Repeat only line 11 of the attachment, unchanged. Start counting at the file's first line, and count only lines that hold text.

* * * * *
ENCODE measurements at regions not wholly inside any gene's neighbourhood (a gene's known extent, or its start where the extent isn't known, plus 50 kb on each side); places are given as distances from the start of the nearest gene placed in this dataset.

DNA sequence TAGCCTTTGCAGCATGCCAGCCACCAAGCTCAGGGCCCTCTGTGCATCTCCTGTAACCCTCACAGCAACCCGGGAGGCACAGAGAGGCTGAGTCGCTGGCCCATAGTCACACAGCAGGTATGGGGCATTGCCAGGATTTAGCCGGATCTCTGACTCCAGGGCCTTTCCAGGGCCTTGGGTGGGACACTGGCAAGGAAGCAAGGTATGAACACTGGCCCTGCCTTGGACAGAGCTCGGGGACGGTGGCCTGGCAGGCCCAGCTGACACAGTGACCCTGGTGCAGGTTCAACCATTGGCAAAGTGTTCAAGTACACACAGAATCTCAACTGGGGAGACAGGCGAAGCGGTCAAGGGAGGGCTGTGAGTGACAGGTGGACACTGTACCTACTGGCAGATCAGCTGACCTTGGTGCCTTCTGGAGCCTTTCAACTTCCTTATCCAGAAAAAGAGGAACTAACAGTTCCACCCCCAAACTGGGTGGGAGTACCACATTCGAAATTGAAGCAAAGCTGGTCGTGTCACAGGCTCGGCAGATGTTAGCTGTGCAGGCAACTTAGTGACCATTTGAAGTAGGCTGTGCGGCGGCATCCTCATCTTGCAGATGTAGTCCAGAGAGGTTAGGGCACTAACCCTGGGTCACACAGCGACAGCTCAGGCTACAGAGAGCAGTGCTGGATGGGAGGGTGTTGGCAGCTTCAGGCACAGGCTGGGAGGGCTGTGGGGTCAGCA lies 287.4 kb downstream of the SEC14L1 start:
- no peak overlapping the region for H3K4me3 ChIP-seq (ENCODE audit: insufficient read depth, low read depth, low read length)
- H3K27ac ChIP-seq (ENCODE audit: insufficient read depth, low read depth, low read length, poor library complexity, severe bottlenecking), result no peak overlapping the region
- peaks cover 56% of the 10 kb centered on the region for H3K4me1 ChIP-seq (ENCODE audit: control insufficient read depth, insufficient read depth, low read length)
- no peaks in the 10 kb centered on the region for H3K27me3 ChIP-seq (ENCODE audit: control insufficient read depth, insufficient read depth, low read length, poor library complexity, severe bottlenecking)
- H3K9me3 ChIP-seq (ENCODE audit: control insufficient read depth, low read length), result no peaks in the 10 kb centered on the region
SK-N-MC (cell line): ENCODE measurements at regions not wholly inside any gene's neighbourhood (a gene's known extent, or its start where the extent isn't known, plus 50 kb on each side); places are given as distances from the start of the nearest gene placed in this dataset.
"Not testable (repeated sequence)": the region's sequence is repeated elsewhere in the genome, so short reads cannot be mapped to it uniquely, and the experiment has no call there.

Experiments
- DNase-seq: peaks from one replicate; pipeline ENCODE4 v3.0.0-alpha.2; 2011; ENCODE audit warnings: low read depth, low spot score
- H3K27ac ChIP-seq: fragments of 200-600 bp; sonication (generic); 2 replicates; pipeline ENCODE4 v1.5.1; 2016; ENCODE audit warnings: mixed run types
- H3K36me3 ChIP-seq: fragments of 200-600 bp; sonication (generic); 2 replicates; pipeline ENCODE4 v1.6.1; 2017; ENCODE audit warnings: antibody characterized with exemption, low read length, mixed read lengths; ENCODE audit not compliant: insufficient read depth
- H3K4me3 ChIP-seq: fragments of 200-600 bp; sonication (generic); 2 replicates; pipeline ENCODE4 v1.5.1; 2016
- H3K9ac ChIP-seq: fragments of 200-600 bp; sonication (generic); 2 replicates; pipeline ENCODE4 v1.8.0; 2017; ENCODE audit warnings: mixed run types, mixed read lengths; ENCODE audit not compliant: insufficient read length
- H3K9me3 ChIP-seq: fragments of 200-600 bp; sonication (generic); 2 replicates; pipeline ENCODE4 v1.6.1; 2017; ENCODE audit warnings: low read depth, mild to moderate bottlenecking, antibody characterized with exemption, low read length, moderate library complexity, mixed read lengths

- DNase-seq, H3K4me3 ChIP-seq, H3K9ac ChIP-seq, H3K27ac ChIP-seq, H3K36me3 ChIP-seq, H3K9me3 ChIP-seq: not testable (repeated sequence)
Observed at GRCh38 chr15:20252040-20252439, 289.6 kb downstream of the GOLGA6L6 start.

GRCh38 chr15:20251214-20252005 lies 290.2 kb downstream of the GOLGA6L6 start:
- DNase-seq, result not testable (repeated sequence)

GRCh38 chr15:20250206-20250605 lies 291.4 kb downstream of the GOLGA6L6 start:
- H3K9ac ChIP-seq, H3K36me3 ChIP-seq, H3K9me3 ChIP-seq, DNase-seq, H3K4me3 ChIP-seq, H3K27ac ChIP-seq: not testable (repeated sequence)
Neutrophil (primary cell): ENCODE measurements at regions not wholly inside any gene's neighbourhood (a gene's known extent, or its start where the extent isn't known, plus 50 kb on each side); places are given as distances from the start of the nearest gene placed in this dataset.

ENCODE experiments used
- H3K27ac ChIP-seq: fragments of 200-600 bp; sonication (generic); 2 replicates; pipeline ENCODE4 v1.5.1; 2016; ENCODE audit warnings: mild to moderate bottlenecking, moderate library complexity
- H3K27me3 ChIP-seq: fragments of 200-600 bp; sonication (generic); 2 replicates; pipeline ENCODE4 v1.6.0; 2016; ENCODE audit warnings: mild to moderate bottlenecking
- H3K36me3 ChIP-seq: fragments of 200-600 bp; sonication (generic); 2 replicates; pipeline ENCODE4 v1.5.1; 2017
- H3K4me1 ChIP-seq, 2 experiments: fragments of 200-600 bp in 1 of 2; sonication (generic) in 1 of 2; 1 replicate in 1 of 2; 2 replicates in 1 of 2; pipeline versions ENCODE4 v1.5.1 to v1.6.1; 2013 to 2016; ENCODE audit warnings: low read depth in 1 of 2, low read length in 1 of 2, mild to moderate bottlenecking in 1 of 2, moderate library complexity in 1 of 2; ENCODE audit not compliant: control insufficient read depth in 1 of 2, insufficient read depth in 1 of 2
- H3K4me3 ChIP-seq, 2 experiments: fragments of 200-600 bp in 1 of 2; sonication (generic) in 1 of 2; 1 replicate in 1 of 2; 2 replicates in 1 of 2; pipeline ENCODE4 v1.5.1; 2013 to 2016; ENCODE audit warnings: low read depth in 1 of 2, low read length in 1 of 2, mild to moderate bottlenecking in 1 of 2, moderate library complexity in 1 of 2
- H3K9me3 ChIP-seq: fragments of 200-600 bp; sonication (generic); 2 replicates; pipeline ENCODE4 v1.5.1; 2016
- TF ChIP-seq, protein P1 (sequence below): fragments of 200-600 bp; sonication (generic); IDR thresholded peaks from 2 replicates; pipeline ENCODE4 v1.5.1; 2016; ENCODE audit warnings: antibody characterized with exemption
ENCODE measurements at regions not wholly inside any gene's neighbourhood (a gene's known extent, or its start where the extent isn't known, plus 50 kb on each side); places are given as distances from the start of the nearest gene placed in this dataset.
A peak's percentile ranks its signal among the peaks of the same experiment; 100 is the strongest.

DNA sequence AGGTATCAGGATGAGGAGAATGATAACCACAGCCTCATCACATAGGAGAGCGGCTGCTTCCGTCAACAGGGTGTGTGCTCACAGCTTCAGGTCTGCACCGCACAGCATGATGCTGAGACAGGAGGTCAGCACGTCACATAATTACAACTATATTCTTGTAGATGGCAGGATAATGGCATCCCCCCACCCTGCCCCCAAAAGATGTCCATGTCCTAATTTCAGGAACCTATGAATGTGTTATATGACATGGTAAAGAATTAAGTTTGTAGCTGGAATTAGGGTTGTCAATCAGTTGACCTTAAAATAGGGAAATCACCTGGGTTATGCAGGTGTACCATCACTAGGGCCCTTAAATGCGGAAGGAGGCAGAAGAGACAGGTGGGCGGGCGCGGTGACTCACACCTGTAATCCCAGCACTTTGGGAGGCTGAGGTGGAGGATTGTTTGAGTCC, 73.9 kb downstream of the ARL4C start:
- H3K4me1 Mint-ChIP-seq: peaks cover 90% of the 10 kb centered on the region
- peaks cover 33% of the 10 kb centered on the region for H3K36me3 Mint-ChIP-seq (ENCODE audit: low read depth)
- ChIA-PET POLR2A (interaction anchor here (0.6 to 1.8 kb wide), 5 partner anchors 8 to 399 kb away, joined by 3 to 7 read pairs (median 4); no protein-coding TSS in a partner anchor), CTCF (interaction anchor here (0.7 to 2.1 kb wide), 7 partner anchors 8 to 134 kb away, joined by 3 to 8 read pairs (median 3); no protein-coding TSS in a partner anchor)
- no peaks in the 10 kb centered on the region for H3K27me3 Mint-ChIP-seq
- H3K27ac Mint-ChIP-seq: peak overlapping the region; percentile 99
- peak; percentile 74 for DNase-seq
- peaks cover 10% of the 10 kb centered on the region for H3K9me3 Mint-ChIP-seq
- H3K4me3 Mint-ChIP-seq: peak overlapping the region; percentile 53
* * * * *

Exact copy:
- DNase-seq: peaks from one replicate; pipeline ENCODE4 v3.0.0-alpha.2; 2011; ENCODE audit warnings: low read depth, low spot score